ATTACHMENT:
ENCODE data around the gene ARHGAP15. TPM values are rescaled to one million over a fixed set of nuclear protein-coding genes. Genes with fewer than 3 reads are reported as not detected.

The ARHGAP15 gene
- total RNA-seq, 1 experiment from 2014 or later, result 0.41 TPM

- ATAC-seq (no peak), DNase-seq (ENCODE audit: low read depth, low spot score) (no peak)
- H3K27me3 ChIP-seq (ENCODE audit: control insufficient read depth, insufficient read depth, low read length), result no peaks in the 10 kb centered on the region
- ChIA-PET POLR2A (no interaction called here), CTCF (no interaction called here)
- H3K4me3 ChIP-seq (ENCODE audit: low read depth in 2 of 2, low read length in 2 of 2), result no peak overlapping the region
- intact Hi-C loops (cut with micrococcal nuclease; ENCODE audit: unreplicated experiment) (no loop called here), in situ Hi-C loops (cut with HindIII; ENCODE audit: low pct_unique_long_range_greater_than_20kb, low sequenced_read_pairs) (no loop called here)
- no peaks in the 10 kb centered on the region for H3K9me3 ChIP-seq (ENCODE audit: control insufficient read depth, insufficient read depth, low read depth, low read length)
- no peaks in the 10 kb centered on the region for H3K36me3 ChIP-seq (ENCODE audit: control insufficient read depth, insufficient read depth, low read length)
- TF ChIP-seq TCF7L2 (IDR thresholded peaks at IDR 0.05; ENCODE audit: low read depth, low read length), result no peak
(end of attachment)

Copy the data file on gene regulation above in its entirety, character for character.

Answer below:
ENCODE data around the gene ARHGAP15. TPM values are rescaled to one million over a fixed set of nuclear protein-coding genes. Genes with fewer than 3 reads are reported as not detected.

The ARHGAP15 gene
- total RNA-seq, 1 experiment from 2014 or later, result 0.41 TPM

- ATAC-seq (no peak), DNase-seq (ENCODE audit: low read depth, low spot score) (no peak)
- H3K27me3 ChIP-seq (ENCODE audit: control insufficient read depth, insufficient read depth, low read length), result no peaks in the 10 kb centered on the region
- ChIA-PET POLR2A (no interaction called here), CTCF (no interaction called here)
- H3K4me3 ChIP-seq (ENCODE audit: low read depth in 2 of 2, low read length in 2 of 2), result no peak overlapping the region
- intact Hi-C loops (cut with micrococcal nuclease; ENCODE audit: unreplicated experiment) (no loop called here), in situ Hi-C loops (cut with HindIII; ENCODE audit: low pct_unique_long_range_greater_than_20kb, low sequenced_read_pairs) (no loop called here)
- no peaks in the 10 kb centered on the region for H3K9me3 ChIP-seq (ENCODE audit: control insufficient read depth, insufficient read depth, low read depth, low read length)
- no peaks in the 10 kb centered on the region for H3K36me3 ChIP-seq (ENCODE audit: control insufficient read depth, insufficient read depth, low read length)
- TF ChIP-seq TCF7L2 (IDR thresholded peaks at IDR 0.05; ENCODE audit: low read depth, low read length), result no peak